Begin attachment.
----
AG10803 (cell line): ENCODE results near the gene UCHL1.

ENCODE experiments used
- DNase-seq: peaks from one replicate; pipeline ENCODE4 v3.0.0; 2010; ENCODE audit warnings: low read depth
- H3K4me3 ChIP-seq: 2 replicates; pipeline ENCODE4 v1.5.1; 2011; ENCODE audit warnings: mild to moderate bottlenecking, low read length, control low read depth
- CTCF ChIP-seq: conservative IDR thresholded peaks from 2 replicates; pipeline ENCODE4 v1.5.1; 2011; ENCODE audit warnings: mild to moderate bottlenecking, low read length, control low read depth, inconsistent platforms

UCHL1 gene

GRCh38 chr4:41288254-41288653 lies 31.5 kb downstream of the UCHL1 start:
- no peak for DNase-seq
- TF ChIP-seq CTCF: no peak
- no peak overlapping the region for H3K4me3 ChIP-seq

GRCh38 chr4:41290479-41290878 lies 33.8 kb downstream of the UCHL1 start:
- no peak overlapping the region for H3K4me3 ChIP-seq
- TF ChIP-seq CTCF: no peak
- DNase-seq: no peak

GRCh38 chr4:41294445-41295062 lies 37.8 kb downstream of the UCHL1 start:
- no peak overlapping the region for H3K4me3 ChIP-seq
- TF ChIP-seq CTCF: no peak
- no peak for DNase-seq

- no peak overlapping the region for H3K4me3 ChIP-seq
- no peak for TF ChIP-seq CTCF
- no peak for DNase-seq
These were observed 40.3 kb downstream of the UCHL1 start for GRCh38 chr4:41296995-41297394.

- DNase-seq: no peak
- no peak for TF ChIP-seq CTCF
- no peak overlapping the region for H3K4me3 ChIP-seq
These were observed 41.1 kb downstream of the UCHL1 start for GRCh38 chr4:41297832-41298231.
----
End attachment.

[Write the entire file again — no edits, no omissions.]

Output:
AG10803 (cell line): ENCODE results near the gene UCHL1.

ENCODE experiments used
- DNase-seq: peaks from one replicate; pipeline ENCODE4 v3.0.0; 2010; ENCODE audit warnings: low read depth
- H3K4me3 ChIP-seq: 2 replicates; pipeline ENCODE4 v1.5.1; 2011; ENCODE audit warnings: mild to moderate bottlenecking, low read length, control low read depth
- CTCF ChIP-seq: conservative IDR thresholded peaks from 2 replicates; pipeline ENCODE4 v1.5.1; 2011; ENCODE audit warnings: mild to moderate bottlenecking, low read length, control low read depth, inconsistent platforms

UCHL1 gene

GRCh38 chr4:41288254-41288653 lies 31.5 kb downstream of the UCHL1 start:
- no peak for DNase-seq
- TF ChIP-seq CTCF: no peak
- no peak overlapping the region for H3K4me3 ChIP-seq

GRCh38 chr4:41290479-41290878 lies 33.8 kb downstream of the UCHL1 start:
- no peak overlapping the region for H3K4me3 ChIP-seq
- TF ChIP-seq CTCF: no peak
- DNase-seq: no peak

GRCh38 chr4:41294445-41295062 lies 37.8 kb downstream of the UCHL1 start:
- no peak overlapping the region for H3K4me3 ChIP-seq
- TF ChIP-seq CTCF: no peak
- no peak for DNase-seq

- no peak overlapping the region for H3K4me3 ChIP-seq
- no peak for TF ChIP-seq CTCF
- no peak for DNase-seq
These were observed 40.3 kb downstream of the UCHL1 start for GRCh38 chr4:41296995-41297394.

- DNase-seq: no peak
- no peak for TF ChIP-seq CTCF
- no peak overlapping the region for H3K4me3 ChIP-seq
These were observed 41.1 kb downstream of the UCHL1 start for GRCh38 chr4:41297832-41298231.